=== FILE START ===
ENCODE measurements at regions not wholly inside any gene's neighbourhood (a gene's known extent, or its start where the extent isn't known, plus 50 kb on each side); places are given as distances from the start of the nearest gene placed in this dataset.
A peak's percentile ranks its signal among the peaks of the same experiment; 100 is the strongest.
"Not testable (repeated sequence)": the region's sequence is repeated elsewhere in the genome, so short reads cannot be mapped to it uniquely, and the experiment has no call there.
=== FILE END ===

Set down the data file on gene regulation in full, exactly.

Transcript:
ENCODE measurements at regions not wholly inside any gene's neighbourhood (a gene's known extent, or its start where the extent isn't known, plus 50 kb on each side); places are given as distances from the start of the nearest gene placed in this dataset.
A peak's percentile ranks its signal among the peaks of the same experiment; 100 is the strongest.
"Not testable (repeated sequence)": the region's sequence is repeated elsewhere in the genome, so short reads cannot be mapped to it uniquely, and the experiment has no call there.